Hosting Your First Holiday Party? Here’s How To Do It Without Losing Your Sanity

So, you’re hosting your first holiday party. You’re excited to debut your hosting skills for your friends and family, but also overwhelmed at the prospect of everything that needs to get done.

By Diana Clarke3 min read
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Hosting is a wonderful way for you to bring together those you love. While many of us are living a fast-paced and virtual life, a holiday gathering is the perfect opportunity to relax and enjoy meaningful face-to-face interaction with the people we care about. Good on you for rising up to the task, your efforts will go a long way.

Whether this is your first time hosting or you’re a veteran hostess, here are some of our tips for staying organized while hosting your holiday party. 

Remember the Meaning Behind It

At every step of the process, you want to remember the meaning behind your holiday party. Ask yourself: What is the reason for your gathering? Whether you want to bring your family together for a memorable experience or have a good time with some friends over a couple of drinks, keeping your ‘why’ in mind will help you remember the bigger picture while you’re sorting out all the small details. 

Plan Ahead

The best way to remain sane while hosting your first holiday party is to plan ahead. Anything you can do in advance from cleaning to decorating to food prep will make everything run smoother the day of. 

The first thing you’ll need to do is set a date and let your guests know in advance as far out as possible. People are busy during the holidays, and it’s courteous to give lots of notice. This doesn’t have to be formal, you can simply send some feelers over text to make sure everyone is available and saves the date. 


The next thing on your list to think about is the menu. Make an extensive grocery list and make sure everything is out of the freezer in time to thaw! Prepare as much of the food as you can before the day of, whether that’s chopping vegetables or making dessert. 

Make use of the tools you have in the kitchen (hello, slow cooker). There’s no need to try an extensive, complicated, new recipe that you’ve never tried before to impress your guests. Stick to something you know, preferably something you’ve made many times before that you know you can nail.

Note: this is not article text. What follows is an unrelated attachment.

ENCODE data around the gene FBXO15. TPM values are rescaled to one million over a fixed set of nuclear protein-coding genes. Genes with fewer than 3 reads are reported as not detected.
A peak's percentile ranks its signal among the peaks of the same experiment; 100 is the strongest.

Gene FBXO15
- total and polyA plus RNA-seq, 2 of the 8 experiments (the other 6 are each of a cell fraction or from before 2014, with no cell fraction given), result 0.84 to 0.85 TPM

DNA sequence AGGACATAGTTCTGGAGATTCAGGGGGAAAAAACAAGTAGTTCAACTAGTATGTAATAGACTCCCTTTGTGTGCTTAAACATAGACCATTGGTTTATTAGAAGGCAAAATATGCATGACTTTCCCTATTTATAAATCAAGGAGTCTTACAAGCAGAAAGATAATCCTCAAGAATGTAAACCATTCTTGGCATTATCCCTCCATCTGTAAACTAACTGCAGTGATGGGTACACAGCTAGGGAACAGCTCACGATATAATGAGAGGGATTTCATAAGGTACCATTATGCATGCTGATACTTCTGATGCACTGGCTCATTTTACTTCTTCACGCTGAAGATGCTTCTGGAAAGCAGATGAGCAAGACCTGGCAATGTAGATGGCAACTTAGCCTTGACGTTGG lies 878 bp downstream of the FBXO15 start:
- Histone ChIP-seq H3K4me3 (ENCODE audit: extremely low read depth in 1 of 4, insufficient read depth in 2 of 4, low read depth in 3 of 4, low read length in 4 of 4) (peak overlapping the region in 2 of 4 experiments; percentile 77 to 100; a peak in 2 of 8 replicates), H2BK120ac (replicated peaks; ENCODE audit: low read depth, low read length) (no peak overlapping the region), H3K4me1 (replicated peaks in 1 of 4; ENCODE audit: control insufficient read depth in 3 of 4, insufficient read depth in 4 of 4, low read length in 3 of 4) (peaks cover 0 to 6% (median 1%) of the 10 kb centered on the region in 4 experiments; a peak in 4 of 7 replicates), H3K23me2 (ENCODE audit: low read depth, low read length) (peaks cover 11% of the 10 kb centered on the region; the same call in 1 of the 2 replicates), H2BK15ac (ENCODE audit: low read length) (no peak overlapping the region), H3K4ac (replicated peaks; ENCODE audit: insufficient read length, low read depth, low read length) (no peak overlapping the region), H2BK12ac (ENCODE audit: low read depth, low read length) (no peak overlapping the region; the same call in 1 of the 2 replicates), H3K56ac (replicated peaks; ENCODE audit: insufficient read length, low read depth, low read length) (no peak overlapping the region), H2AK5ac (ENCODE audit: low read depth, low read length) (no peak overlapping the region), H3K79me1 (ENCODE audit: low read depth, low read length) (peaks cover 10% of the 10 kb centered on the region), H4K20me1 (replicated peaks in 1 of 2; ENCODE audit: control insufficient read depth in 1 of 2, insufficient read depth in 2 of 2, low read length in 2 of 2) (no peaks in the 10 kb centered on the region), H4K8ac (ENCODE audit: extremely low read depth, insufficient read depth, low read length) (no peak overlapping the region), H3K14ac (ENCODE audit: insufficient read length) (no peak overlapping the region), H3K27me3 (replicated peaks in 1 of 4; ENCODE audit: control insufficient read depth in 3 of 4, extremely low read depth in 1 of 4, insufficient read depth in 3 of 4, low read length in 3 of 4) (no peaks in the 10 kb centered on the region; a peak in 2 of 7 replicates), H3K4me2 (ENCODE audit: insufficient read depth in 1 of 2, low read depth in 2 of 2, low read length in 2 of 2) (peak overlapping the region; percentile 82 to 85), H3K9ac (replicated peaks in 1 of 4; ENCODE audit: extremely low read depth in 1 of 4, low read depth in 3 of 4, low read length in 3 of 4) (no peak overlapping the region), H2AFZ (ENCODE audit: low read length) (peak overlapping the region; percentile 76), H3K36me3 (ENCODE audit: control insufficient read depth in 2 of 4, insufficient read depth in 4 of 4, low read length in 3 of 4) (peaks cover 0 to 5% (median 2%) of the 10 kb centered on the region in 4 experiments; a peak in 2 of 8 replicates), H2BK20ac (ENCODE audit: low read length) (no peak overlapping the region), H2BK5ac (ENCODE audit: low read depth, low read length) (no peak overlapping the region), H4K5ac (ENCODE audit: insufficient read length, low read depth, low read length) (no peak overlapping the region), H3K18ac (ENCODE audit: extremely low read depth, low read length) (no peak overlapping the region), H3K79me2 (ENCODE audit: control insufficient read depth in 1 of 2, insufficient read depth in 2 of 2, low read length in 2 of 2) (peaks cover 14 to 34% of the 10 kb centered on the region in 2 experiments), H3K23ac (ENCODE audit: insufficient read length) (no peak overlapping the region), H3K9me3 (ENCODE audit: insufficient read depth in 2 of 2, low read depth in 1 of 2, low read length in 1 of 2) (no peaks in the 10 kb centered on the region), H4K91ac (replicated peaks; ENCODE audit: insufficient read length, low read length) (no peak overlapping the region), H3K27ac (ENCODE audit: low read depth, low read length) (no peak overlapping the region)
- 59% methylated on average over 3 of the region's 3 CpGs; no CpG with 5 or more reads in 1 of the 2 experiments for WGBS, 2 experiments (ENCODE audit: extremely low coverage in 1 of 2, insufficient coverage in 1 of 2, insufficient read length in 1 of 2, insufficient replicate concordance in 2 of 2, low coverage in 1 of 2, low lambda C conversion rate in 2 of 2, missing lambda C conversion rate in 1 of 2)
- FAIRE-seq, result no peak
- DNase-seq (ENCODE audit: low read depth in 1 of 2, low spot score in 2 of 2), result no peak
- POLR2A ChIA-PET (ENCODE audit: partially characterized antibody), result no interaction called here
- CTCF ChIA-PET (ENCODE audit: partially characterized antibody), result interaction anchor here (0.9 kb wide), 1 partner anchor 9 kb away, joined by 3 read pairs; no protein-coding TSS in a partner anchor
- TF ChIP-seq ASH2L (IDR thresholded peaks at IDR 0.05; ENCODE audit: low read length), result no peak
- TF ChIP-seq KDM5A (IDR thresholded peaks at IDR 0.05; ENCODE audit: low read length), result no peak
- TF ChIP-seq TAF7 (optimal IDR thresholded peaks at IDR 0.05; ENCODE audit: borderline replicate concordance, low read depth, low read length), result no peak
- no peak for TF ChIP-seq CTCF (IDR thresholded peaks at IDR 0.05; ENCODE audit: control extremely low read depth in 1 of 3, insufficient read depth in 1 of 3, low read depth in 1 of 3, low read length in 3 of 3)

Deep Clean

If you need some motivation to do a deep clean of your home, having guests over is it. A clean and decluttered space is probably the most important step to making your guests feel comfortable. Beyond the prep, consider your clean-up after the party. Empty your dishwasher beforehand so you can fill it up as you go, and use disposables where you can to make the cleanup easier for you. 

Once you have food, invites, and cleaning covered, you’ll have other miscellaneous details that you can cover in advance such as the theme, décor, and music. 

Being a Gracious Host

Beyond cooking, cleaning, and decorating, being a gracious host will set the emotional tone for your party. Even more important than getting all the details right is having the right attitude.

Warm Welcome

A warm welcome will go a long way. Greet your guests at the door and offer to take their coat or give them a place to put their purse or bag. Lead them to where the other guests are. Offer a beverage, especially water, and have lots of appetizers for when they first arrive. Make sure they have a place to sit and are comfortable.

As the hostess, you have the opportunity to connect others. Make sure everyone is introduced and that no one feels left out. Try to read the room and if you can sense that anyone is not enjoying themselves, think about a conversation starter that could get them connected with another guest or ask them to help you with something to get them involved. 

Don’t Be Afraid To Accept or Ask for Help

At this point, you’ve probably done so much prep work. If someone offers to bring something or help you, let them. Your guests will be appreciative of all you’ve done for them and would be more than happy to bring cheese for the charcuterie board or wash a couple of dishes after dinner. 

On that note, accept any gifts or hostess notes graciously. A simple “thank you” can go a long way. When your guests leave at the end of the night, see them out the door and thank them for coming.

Don’t Sweat the Small Stuff

When something inevitably doesn’t go as planned, let it roll off you. Remember that you’re creating a comfortable, memorable experience that brings others together. It doesn’t have to be a flawless performance. So don’t sweat the small stuff, and don’t let one detail throw you. Even if something does go wrong, it’s unlikely that any guests will make a big fuss. It might even make for a funny story.

Closing Thoughts

Your guests will absorb the tone that you set, so it’s in your power to create the kind of environment you want your guests to experience. Plan ahead, so that no logistical issues get in the way of the party at the last minute. Finally, remember to have fun. If you’re having fun, your guests will have fun. Isn’t that what a good party is about?

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